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REVIEW: THE DARK KNIGHT RISES

REVIEW: THE DARK KNIGHT RISES

The much anticipated final instalment to Christopher Nolan’s Batman trilogy ’The Dark Knight Rises’ springs from the screen with fierce energy and unbridled enthusiasm. And much like the free popcorn and energy drink that came with last night’s premiere, the film left its audience edgy with caffeinated style adrenaline and thirsty (think: salty popcorn) for more!  Luckily, Director Christopher Nolan ensured there was a sneaky set-up for yet another sequel towards the end of the film.

This isn’t intellectual or art-house cinema, it doesn’t make you think deeply. It is straight up highly glossy, cheesy cinema that drags the audience through some amazing action sequences, some highly Hollywood schticky one liners and gives them a sweet and believable (this term is used loosely and in context: you’ve already accepted that a fully grown man dresses up in a batman shaped rubber suit) resolution.

The villain in the Dark Knight Rises this time round is the mask wearing Bane. With an immediate vague visual association with other respirator wearing bad guys (Darth Vadar for one), Bane is presented as a monstrous, callous and calculating wall of veiny muscle. Unlike the Joker, who is unpredictable, unhinged and deeply, deeply crazy, Bane is presented as a colder more lucid form of evil. He appears to be unbeatable – there’s no way of cracking through his wall of muscle and cold rationality.

Then there’s Bruce Wayne. We see the man behind the mask at his lowest point. He’s vulnerable, fearful and broken. But as we all know, “even Rocky had a montage”, and the whole film hinges around Bruce Wayne/Batman’s redemption, a feat he can only achieve by facing up to his humanity and doing a shit load of push-ups.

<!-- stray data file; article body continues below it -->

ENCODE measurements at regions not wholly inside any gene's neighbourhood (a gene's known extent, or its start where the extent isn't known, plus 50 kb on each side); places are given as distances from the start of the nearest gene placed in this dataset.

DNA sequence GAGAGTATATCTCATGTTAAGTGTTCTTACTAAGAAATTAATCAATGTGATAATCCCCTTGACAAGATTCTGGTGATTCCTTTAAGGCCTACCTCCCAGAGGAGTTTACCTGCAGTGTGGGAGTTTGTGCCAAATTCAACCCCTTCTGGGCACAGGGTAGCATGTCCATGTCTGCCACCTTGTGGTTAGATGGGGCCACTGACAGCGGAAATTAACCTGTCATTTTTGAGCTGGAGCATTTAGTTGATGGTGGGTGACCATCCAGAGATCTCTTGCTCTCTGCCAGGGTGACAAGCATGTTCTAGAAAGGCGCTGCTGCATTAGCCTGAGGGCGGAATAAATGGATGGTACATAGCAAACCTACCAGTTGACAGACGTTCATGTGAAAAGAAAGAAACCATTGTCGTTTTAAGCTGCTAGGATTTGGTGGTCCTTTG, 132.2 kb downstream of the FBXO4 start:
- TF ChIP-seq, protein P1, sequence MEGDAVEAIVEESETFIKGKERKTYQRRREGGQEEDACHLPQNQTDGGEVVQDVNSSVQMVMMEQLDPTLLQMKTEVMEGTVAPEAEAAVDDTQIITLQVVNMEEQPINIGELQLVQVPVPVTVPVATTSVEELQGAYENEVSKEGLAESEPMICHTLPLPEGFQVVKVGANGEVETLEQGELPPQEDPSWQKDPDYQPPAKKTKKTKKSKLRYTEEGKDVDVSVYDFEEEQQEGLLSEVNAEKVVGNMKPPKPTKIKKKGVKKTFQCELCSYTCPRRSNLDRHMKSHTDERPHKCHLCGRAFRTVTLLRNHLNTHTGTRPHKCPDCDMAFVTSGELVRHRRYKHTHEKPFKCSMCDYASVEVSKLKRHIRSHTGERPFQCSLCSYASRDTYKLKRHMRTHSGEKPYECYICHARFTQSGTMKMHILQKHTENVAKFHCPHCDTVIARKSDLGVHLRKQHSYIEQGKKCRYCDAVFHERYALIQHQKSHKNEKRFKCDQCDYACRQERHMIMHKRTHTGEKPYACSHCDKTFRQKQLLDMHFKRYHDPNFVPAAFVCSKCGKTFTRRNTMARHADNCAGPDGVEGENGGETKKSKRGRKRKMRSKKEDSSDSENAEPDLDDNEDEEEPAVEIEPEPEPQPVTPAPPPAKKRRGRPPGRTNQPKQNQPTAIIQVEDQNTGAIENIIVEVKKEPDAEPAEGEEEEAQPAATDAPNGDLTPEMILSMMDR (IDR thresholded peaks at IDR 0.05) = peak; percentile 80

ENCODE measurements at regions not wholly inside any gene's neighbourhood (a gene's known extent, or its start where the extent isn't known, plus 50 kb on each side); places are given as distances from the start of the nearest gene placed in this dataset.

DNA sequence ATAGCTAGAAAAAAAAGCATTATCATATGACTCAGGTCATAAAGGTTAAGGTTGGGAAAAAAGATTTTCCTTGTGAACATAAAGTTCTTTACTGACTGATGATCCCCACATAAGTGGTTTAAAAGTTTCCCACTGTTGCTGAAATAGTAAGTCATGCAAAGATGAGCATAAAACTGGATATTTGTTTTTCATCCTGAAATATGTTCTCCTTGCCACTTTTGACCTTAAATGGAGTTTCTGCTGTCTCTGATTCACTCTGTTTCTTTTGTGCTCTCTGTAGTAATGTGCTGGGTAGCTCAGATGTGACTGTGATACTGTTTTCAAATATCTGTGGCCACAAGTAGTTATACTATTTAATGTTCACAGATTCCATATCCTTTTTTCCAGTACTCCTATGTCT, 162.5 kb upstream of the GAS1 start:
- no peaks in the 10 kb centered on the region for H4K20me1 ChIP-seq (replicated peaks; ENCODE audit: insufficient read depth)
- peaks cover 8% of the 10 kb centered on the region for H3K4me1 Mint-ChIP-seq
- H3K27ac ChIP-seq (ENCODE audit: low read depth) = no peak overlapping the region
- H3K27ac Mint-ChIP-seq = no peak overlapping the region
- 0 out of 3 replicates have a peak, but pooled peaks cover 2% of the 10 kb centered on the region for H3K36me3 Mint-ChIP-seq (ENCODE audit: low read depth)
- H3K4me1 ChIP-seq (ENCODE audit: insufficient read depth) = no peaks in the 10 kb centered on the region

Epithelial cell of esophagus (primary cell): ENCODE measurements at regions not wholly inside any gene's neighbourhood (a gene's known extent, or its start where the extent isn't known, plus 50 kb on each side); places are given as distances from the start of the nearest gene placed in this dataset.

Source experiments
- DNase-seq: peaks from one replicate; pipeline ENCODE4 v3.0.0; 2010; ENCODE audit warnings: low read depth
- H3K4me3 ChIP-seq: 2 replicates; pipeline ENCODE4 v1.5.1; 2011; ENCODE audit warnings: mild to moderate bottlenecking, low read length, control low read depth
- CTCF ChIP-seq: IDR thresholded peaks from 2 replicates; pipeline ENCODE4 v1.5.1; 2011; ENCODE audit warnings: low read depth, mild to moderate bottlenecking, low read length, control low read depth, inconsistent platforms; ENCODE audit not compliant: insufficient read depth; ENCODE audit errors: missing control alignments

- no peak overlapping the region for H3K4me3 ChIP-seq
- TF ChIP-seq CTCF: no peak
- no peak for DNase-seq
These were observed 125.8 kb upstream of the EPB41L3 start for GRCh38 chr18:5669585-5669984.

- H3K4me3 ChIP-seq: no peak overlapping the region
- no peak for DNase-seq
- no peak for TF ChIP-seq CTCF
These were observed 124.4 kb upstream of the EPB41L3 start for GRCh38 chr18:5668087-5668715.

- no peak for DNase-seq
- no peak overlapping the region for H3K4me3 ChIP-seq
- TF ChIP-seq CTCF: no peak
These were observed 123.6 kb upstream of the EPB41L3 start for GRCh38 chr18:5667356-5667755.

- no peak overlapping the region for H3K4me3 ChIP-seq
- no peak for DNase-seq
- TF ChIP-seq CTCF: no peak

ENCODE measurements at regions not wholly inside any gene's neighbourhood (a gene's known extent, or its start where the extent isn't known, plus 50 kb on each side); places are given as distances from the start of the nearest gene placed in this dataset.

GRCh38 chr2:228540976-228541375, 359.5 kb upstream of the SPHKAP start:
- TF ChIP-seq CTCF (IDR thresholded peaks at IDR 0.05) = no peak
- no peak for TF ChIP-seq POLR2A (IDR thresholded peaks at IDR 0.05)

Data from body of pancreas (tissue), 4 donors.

Part of the pure joy of the film is the amazingly executed special effects that look more slick than superimposed. The other joy is in the characters, who despite constantly spouting kind of lame one-liners, are surprisingly real and relatable. Despite being more visceral than intellectual, the film does touch on some pretty big topics like identity, terrorism, justice, fear, deceit, bravery and as already mentioned, redemption. Another hand clappingly tense/awesome element of the film is that it deftly treads the line between predictable familiarly and dramatic tension. You know what’s going to happen, but you don’t know for sure what’s going to happen.

Descend into the darkness of the cinema and rise again on the other side of this excellent film, filled with the satisfaction of  redemption, popcorn and caffeinated beverage.

 

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